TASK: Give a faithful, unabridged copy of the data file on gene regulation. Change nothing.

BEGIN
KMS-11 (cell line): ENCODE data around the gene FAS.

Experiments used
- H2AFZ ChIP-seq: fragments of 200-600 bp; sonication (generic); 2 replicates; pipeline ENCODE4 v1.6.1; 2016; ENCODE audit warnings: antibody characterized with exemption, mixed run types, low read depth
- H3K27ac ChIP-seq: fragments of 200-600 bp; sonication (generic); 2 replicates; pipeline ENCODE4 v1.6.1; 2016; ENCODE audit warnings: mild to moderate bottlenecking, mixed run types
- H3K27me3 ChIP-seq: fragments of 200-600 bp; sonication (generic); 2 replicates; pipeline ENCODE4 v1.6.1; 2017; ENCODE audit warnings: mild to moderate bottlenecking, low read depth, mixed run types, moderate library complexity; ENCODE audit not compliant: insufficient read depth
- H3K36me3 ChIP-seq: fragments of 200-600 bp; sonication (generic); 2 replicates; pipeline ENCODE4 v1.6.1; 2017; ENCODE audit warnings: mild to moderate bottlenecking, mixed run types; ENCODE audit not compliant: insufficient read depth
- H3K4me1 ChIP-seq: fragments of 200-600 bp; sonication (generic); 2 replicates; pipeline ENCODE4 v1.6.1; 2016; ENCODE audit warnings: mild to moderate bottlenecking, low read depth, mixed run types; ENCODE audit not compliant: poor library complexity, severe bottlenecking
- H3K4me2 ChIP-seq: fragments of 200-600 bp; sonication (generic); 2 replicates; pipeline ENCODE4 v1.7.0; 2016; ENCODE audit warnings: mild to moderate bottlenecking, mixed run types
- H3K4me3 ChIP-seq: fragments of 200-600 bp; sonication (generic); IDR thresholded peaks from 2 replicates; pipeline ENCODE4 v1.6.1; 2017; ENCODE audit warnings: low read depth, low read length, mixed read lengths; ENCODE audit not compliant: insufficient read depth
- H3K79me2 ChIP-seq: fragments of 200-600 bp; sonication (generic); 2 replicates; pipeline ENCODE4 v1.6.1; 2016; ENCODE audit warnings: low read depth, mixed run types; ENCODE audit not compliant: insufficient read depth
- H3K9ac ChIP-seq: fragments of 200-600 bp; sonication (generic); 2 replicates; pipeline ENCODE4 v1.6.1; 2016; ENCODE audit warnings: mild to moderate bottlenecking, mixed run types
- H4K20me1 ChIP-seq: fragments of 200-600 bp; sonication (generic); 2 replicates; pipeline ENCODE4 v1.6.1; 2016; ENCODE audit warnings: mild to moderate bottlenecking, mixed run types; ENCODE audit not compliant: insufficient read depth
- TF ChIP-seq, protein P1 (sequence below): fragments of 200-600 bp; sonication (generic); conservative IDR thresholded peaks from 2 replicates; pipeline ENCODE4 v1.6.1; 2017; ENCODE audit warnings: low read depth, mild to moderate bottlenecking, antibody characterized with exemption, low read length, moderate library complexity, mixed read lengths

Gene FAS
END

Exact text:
KMS-11 (cell line): ENCODE data around the gene FAS.

Experiments used
- H2AFZ ChIP-seq: fragments of 200-600 bp; sonication (generic); 2 replicates; pipeline ENCODE4 v1.6.1; 2016; ENCODE audit warnings: antibody characterized with exemption, mixed run types, low read depth
- H3K27ac ChIP-seq: fragments of 200-600 bp; sonication (generic); 2 replicates; pipeline ENCODE4 v1.6.1; 2016; ENCODE audit warnings: mild to moderate bottlenecking, mixed run types
- H3K27me3 ChIP-seq: fragments of 200-600 bp; sonication (generic); 2 replicates; pipeline ENCODE4 v1.6.1; 2017; ENCODE audit warnings: mild to moderate bottlenecking, low read depth, mixed run types, moderate library complexity; ENCODE audit not compliant: insufficient read depth
- H3K36me3 ChIP-seq: fragments of 200-600 bp; sonication (generic); 2 replicates; pipeline ENCODE4 v1.6.1; 2017; ENCODE audit warnings: mild to moderate bottlenecking, mixed run types; ENCODE audit not compliant: insufficient read depth
- H3K4me1 ChIP-seq: fragments of 200-600 bp; sonication (generic); 2 replicates; pipeline ENCODE4 v1.6.1; 2016; ENCODE audit warnings: mild to moderate bottlenecking, low read depth, mixed run types; ENCODE audit not compliant: poor library complexity, severe bottlenecking
- H3K4me2 ChIP-seq: fragments of 200-600 bp; sonication (generic); 2 replicates; pipeline ENCODE4 v1.7.0; 2016; ENCODE audit warnings: mild to moderate bottlenecking, mixed run types
- H3K4me3 ChIP-seq: fragments of 200-600 bp; sonication (generic); IDR thresholded peaks from 2 replicates; pipeline ENCODE4 v1.6.1; 2017; ENCODE audit warnings: low read depth, low read length, mixed read lengths; ENCODE audit not compliant: insufficient read depth
- H3K79me2 ChIP-seq: fragments of 200-600 bp; sonication (generic); 2 replicates; pipeline ENCODE4 v1.6.1; 2016; ENCODE audit warnings: low read depth, mixed run types; ENCODE audit not compliant: insufficient read depth
- H3K9ac ChIP-seq: fragments of 200-600 bp; sonication (generic); 2 replicates; pipeline ENCODE4 v1.6.1; 2016; ENCODE audit warnings: mild to moderate bottlenecking, mixed run types
- H4K20me1 ChIP-seq: fragments of 200-600 bp; sonication (generic); 2 replicates; pipeline ENCODE4 v1.6.1; 2016; ENCODE audit warnings: mild to moderate bottlenecking, mixed run types; ENCODE audit not compliant: insufficient read depth
- TF ChIP-seq, protein P1 (sequence below): fragments of 200-600 bp; sonication (generic); conservative IDR thresholded peaks from 2 replicates; pipeline ENCODE4 v1.6.1; 2017; ENCODE audit warnings: low read depth, mild to moderate bottlenecking, antibody characterized with exemption, low read length, moderate library complexity, mixed read lengths

Gene FAS